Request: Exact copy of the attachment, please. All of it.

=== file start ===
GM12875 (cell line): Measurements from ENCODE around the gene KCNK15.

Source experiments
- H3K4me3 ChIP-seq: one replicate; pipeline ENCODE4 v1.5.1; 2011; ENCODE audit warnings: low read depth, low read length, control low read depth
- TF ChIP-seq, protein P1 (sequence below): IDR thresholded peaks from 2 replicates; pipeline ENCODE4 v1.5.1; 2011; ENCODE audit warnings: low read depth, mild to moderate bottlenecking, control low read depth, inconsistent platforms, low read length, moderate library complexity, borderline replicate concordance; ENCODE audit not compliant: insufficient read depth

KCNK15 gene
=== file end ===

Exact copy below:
GM12875 (cell line): Measurements from ENCODE around the gene KCNK15.

Source experiments
- H3K4me3 ChIP-seq: one replicate; pipeline ENCODE4 v1.5.1; 2011; ENCODE audit warnings: low read depth, low read length, control low read depth
- TF ChIP-seq, protein P1 (sequence below): IDR thresholded peaks from 2 replicates; pipeline ENCODE4 v1.5.1; 2011; ENCODE audit warnings: low read depth, mild to moderate bottlenecking, control low read depth, inconsistent platforms, low read length, moderate library complexity, borderline replicate concordance; ENCODE audit not compliant: insufficient read depth

KCNK15 gene